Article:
SpaceVim vs SpaceMacs

SpaceVim seems to be gaining in features and popularity and I just wondered how it compares with SpaceMacs in 2020 - anyone have any thoughts?

1 Like

As the author of SpaceVim, I want to say spacemacs is a awesome project, the idea of spacemacs is nice. but evil is not really vim.

I do not use emacs, my first editor is vim, now I am using neovim.


Thanks for your input! Pretty valuable. :+1:

I started disliking Emacs lately even though I am using it ever since the beginning of 2002. It’s too slow. :frowning:

One thing I could never like about VIM is that it has to run in a console – but I hear this is no longer the case.

Could you recommend a full-blown GUI for VIM? I am open to giving it a fair try (read: several weeks or even months working in parallel with Emacs). I really am sick and tired of slow tools and I’d love to move to something snappier. And I hear VIM is better in this regard.

(BTW, the OCaml VIM scripts are insanely slow as well. They add something like 3 seconds lag on a server-grade CPU with 10 cores / 20 threads. I suspect the slowdown is not from a CPU load but slowness in following symlinks or, some I/O bottleneck in general. But never pursued it.)


Have you tried MacVim :nerd_face:


brew install MacVim

I have instructions here: but was going to ask @wsdjeg how SpaceVim compares with Janus and whether SpaceVim can be use with MacVim at all - any thoughts Wang?

1 Like

I did, and for some reason it was slow and kind of buggy. But then I had a pretty huge init file downloaded from the net so that was probably it. I am willing to give it another go.

That being said, I plan to mostly use VIM on Linux though. Still not sure on which graphical environment – for now I am on GNOME 3 since I use Ubuntu 20.04 but I’ll likely go back to Unity or even XFCE 4.


MacVim has always worked really well for me …perhaps that version was the issue? I’d definitely try it again as it includes native commands like CMD C and is generally more like a proper macOS ‘app’.


Yep, that’s what I am looking for: a GUI for an editor that interacts well with the native desktop environment. Thanks, I’ll give it a go again.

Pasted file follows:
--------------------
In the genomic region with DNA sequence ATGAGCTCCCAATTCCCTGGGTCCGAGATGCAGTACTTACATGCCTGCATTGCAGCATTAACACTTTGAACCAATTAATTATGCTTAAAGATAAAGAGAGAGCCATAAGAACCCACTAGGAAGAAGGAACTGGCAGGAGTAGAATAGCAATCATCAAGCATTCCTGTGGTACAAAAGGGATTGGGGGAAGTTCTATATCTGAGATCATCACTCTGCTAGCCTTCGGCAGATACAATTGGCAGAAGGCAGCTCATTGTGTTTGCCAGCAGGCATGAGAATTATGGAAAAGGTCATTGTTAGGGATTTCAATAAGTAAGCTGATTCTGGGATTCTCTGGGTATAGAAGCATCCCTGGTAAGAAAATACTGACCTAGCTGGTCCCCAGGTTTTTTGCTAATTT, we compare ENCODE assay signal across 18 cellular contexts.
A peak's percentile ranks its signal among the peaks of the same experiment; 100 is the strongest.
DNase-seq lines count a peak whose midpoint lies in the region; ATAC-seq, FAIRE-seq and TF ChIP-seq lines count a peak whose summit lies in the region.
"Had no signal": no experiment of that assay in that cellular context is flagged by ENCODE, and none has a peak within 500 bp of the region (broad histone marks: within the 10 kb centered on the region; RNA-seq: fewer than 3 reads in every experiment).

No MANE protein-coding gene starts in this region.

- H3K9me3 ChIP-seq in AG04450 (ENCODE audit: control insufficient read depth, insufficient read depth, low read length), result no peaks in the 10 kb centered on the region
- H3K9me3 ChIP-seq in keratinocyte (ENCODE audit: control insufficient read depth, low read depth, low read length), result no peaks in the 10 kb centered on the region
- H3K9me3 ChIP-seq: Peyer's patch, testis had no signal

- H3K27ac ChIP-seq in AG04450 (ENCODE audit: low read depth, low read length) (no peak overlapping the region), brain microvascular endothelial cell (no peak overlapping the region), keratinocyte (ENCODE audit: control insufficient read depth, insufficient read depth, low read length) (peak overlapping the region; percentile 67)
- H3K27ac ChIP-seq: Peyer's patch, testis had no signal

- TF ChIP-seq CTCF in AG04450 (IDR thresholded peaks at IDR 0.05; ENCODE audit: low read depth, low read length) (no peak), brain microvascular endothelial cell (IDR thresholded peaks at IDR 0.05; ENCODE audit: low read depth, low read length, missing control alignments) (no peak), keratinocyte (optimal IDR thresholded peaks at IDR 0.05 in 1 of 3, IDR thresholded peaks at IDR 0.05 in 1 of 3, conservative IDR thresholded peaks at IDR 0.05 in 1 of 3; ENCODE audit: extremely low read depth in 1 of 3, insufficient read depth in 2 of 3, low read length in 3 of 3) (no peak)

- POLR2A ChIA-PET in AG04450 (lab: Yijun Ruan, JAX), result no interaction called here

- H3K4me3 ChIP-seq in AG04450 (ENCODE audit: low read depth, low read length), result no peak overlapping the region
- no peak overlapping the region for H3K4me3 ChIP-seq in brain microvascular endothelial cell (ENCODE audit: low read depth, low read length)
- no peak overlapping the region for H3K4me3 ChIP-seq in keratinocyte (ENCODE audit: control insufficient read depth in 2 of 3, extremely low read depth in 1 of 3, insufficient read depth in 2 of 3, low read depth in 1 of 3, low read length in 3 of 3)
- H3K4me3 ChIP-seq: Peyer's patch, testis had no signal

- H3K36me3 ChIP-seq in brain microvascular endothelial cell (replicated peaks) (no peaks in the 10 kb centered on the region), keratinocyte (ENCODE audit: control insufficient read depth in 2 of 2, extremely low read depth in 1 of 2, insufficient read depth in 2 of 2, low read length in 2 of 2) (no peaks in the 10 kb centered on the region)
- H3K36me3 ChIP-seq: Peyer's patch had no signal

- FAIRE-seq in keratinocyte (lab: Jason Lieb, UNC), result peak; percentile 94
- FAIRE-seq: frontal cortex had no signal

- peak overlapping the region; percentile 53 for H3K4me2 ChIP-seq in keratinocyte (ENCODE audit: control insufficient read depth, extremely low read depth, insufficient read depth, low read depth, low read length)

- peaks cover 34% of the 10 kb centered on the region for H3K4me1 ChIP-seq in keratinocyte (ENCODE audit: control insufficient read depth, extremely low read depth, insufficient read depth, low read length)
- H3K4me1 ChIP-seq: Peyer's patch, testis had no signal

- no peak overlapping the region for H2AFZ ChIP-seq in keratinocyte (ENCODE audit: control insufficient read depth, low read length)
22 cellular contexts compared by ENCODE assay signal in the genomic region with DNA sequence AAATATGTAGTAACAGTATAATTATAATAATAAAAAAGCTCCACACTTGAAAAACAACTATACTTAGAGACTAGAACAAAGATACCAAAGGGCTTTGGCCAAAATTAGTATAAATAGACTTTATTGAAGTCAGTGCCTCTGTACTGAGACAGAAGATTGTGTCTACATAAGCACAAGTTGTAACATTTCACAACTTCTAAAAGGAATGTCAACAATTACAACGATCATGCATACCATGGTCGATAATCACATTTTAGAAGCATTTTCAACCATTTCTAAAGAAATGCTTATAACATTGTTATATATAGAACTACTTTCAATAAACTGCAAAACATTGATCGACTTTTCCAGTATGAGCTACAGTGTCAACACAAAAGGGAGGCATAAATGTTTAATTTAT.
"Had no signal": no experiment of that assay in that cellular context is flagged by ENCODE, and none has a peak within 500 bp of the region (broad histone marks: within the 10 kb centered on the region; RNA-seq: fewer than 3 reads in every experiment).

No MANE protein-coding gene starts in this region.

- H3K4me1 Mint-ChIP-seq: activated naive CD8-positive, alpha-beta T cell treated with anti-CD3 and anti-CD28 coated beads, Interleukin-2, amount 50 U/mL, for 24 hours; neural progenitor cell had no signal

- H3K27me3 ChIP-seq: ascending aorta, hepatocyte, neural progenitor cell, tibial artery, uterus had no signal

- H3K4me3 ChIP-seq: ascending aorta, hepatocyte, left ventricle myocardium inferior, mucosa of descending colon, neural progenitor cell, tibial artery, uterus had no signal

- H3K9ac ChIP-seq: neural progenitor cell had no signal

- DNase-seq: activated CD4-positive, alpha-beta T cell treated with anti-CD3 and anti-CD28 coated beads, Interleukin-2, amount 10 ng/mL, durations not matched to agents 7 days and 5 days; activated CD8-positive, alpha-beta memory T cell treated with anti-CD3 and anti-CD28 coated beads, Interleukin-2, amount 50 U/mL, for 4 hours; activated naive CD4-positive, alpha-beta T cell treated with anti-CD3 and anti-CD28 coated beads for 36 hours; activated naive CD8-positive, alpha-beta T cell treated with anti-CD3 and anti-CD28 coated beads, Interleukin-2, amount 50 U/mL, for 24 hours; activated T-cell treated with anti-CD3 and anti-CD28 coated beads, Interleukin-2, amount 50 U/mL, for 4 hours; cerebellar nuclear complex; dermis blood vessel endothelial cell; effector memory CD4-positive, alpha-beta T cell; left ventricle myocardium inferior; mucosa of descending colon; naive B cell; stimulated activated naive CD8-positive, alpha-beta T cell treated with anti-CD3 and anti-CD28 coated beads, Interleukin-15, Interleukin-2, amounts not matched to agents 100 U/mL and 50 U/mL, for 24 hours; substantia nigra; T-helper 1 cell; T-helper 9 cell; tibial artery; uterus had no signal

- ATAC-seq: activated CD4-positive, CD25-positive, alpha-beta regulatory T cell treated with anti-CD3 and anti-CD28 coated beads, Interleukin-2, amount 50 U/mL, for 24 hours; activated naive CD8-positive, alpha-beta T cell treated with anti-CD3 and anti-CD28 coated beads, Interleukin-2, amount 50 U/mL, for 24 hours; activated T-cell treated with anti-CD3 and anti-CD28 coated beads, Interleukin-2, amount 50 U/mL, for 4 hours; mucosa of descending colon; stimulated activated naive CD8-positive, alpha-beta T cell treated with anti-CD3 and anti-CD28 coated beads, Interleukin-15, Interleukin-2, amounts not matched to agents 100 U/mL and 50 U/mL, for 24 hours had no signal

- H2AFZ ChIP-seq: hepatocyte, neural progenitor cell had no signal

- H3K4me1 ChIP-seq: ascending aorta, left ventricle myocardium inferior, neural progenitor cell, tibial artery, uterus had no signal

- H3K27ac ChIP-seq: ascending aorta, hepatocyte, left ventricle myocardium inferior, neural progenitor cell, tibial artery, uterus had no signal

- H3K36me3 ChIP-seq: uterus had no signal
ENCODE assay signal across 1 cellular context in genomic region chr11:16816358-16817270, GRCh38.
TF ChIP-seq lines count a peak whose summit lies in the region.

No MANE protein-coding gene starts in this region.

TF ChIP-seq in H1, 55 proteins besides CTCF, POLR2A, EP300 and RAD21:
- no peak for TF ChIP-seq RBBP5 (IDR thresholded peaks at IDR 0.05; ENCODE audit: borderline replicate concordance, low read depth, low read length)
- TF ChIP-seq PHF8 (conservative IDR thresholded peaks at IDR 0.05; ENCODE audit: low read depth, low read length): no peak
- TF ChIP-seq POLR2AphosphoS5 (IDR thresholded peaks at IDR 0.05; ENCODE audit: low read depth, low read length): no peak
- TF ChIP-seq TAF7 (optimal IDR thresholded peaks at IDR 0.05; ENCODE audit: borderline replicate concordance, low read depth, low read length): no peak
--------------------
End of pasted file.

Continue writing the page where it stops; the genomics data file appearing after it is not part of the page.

Spacemacs is awesome but I was kind of disappointed to learn that its main purpose was to emulate VIM. :smiley: So I’d like to drink from the source one day.


MacVim is definitely worth a go :smiley:

I have some old blog posts about it:

Unfortunately the formatting has broken since upgrading the theme…


Yeah, SpaceVim has lang#ruby layer, here is a guide: Use vim as a Ruby IDE. I do not use Janus, but I think it should works well, as the developers of that project also use ruby.

The full-GUI vim?

I am using gvim and neovim-qt.

If you are looking for another gui vim, maybe you can have a try with:

  1. fvim:
  2. goneovim:

When I was on Linux os, I use i3-wm with termite.


Can you use termite with tmux btw?


Yeah, of cause, termite is just a terminal app. you can run tmux in it.


If I would spot this circa 10 years ago, when I was starting to use Vim my mai editor, then I would probably be amazed. However nowadays I wholeheartedly disagree with basic idea of these projects - sharing editor configuration. Instead I prefer (and advocate) to write your own configuration, let’s be honest, it is not that hard. These projects are nice as long as:

  • everything works
  • your workflow is similar to authors

If any of these points is not true (or at some point became not true), then you will (pick one):

  • drop the editor, as “it do not works like I want” (and probably later rant about it in the internet)
  • create GitHub issue and wait till it is resolved by someone (probably never) and in the meantime use “workaround”
  • learn configuration language yourself, which mean, that you didn’t need the “framework” in the first place

It is especially annoying when later I need to explain people that Vim has built-in completions (yes, many of them) and difference between completion and autocompletion. Or any other similar stuff, like building project from within Vim, running tests, file browsing, project navigation, status line, tabs vs buffers, etc.


I agree that configuring your editor yourself is probably best… but things like Janus and SpaceVim are great for newbies or those who would configure their editors in a similar way anyway :smiley:

Perhaps you could do a blog post on configuring Vim, Łukasz? I want to try again - my last attempt didn’t quite go as well as I’d have liked…

1 Like

Maybe, when I will find time between work and being parent.

1 Like